H-105a. The Bible and Histories of Reading (22 hours) - Advance Reading List

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  • Preliminary Advices

    The selections from the bible are the passages on which we’ll be focusing. The second section below gives a sense of how “the bible” has most often been disseminated, whether liturgically or for devotional and pedagogical purposes, by taking scattered verses from the bible and other sources and gathering them together to form new texts. The single page of the Annunciation from the Biblia Pauperum (with the help of the translations) gives an excellent insight into how to read the bible typologically, and Charles Jennens’s libretto for Handel’s Messiah is a good example of how one Christian read the New Testament in the light of the Old. Thomas Cranmer’s attacks on Catholicism for its discontinuous reading practices and use of non-biblical sources nonetheless reveals his emphasis on the Book of Common Prayer as a necessary supplement to teach you how to read the bible. Joseph Mede’s diagram from The Key to Revelation (1643) gives one way in which the bible was read as a history of the  world and of its ending. The New England Primer reveals how most children in colonial America and the early Republic were taught to read the bible, beginning with a rhymed alphabet from which, among other things, three- and four-year old girls and boys were expected to know about death, adultery, voyeurism, and murder. The two pieces by the course’s instructors illustrate two very different approaches to the history of biblical reading practices. Finally, for a recent example of gathering together scattered passages from the bible and of biblical exegesis, see the clip from Pulp Fiction, and for a contemporary visual “reading” of Genesis, see the Brick Testament. 

    All readings will be provided to admitted students in advance of the course.

  • Advance Reading List

    Biblical Passages

    • Genesis 1-3
    • Genesis 41:38-46; Genesis 49:28-32; Genesis 50:24-26; Exodus 1:7-9; Exodus 13:18-19; Joshua 24:32 
    • Exodus 17:8-16 (the first scene of writing in the bible: remembering to forget), Exodus 20:1-26, Exodus 24:1-18, Exodus 31:1 to 34:35, Deuteronomy 5:1 to 6:25, Deuteronomy 9:1 to 10:22 
    • Psalms 1, 23, 51, 110, 137
    • Isaiah 7:14, Matthew 1:23, Isaiah 9:2-7, Isaiah 40:1-11; Isaiah 53:1-12
    • Matthew 1:18 to 3:17 and Luke 1:1 to 3:18*
    • John 1:1-42
    • II Corinthians 3:1-18
    • I John 5:1-12 (look up “Johannine Comma” in Wikipedia, which will probably give you more than you want to know!)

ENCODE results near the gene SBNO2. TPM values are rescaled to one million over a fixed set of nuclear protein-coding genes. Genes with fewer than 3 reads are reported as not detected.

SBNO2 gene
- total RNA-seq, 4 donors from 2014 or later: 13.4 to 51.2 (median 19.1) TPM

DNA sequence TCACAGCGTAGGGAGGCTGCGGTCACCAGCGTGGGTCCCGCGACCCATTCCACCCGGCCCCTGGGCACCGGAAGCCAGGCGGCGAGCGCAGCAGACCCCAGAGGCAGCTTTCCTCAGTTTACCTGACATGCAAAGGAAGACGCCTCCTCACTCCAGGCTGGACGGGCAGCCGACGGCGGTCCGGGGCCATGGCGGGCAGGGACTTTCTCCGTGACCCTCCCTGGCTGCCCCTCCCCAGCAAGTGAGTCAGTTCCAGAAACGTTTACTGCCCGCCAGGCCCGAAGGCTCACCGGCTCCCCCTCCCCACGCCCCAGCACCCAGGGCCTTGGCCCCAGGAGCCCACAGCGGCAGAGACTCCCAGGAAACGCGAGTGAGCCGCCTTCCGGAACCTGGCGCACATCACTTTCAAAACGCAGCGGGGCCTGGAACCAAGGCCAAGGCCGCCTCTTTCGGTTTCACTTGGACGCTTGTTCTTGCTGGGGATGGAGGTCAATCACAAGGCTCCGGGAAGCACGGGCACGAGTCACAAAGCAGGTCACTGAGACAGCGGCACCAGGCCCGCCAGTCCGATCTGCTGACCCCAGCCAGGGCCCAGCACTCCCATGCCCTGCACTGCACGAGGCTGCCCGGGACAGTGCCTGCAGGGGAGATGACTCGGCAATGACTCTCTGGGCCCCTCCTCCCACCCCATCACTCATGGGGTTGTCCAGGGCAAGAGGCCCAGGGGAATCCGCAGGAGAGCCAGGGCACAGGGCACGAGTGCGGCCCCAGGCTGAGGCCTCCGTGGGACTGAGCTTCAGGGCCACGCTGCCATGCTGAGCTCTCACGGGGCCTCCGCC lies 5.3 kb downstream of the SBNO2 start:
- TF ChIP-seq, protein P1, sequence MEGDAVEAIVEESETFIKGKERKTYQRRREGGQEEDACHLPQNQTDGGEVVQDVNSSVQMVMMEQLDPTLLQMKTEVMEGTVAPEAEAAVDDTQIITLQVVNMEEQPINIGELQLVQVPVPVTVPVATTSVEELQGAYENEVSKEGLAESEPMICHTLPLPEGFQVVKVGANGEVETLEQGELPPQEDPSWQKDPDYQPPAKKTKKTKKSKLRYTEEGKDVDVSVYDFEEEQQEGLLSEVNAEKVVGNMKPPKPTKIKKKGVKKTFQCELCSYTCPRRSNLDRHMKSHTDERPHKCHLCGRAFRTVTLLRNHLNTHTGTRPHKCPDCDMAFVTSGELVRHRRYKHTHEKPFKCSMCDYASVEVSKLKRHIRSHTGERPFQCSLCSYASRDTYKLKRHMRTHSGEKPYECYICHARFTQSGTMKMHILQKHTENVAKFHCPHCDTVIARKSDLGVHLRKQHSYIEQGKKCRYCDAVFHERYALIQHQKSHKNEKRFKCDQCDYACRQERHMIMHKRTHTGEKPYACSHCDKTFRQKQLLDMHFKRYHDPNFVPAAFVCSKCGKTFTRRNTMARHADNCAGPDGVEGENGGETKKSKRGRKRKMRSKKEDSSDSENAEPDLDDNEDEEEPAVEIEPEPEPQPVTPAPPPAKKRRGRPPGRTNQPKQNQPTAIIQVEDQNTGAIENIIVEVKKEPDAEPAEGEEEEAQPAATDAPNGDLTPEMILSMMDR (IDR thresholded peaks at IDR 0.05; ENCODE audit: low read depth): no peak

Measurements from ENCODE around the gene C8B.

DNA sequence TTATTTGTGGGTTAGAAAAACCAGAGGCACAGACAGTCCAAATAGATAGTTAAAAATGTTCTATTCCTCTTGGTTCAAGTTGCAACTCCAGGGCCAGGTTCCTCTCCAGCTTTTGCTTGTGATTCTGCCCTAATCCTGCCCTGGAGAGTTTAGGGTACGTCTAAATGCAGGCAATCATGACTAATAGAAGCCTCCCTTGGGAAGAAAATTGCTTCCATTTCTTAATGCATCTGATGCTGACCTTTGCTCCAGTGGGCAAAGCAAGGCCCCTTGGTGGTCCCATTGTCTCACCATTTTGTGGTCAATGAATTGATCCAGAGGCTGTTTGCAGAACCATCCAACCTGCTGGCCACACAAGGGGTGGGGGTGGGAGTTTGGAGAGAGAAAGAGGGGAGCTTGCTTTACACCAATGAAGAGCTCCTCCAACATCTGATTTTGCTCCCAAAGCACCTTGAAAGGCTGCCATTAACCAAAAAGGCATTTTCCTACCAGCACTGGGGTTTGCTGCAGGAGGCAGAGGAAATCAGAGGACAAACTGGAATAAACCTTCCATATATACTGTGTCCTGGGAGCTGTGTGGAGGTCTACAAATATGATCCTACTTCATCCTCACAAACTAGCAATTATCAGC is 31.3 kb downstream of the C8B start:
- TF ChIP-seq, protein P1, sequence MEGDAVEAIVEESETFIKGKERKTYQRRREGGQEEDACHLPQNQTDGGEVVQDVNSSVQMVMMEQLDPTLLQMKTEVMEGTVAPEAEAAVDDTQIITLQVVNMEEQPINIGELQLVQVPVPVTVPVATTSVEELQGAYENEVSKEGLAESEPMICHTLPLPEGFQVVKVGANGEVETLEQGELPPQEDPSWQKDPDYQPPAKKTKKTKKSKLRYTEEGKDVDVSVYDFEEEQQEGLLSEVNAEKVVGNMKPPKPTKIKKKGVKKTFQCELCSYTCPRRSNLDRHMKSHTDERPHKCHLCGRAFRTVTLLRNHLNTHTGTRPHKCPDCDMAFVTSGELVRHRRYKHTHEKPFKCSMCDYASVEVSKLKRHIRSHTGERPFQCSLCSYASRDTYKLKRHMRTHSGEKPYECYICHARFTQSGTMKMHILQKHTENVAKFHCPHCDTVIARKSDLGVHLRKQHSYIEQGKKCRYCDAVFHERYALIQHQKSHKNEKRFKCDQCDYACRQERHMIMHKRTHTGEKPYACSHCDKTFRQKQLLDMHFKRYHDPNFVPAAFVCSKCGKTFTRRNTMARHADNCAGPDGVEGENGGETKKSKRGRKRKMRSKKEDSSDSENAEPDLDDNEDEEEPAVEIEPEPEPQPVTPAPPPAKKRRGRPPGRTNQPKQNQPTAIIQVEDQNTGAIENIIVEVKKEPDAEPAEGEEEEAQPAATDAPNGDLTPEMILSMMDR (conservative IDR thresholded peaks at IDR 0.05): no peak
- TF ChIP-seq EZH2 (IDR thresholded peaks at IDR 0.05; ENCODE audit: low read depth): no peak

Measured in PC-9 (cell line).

* Genealogies are, for most of us, deeply boring, but they are of the greatest historical significance. The New Testament begins with a genealogy (Matthew 1:1-25) and there is another genealogy at Luke 3:21-38. Through whom is Christ’s genealogy traced (his mother or his “father”) and why is that a problem? Matthew’s genealogy, unusually, includes five women: Tamar (v. 3), Rahab (v. 5), Ruth (v. 5), “her that had bin the wife of Vrias” (v. 6), Mary (v. 16). Find out who they were (e.g. in Wikipedia). Why is it particularly surprising that these five women have a place in a Jewish genealogy?

    Scattering and Gathering

    Biblia Pauperum: the Annunciation (1 page)

    Thomas Cranmer, “Preface” to the Book of Common Prayer (2 pages)
    http://justus.anglican.org/resources/bcp/1549/front_matter_1549.htm#Preface

    Book of Common Prayer (1549): read “The Table and Kalendar” and follow the readings for June in the calendar daily up to the beginning of the course: http://justus.anglican.org/resources/bcp/1549/Kalendar_1549.htm

    Book of Common Prayer (1559), first two pages of “Morning Prayer”:
    http://justus.anglican.org/resources/bcp/1559/MP_1559.pdf. You can download this as a pdf

    Joseph Mede, “Key to the Revelation” (3 images)

    Charles Jennens, libretto for Handel’s Messiah (7 pages)

    The New England Primer (1812 edition), pp. 12-15

    The Brick Testament

    Pulp Fiction, notes and last scene in the restaurant (scattering and gathering from the bible and biblical exegesis):
    https://www.youtube.com/watch?v=QGzaYNDy9LQ

    Peter Stallybrass, “The Materiality of Reading”
    Lynne Farrington, “A  Very Good Book Indeed”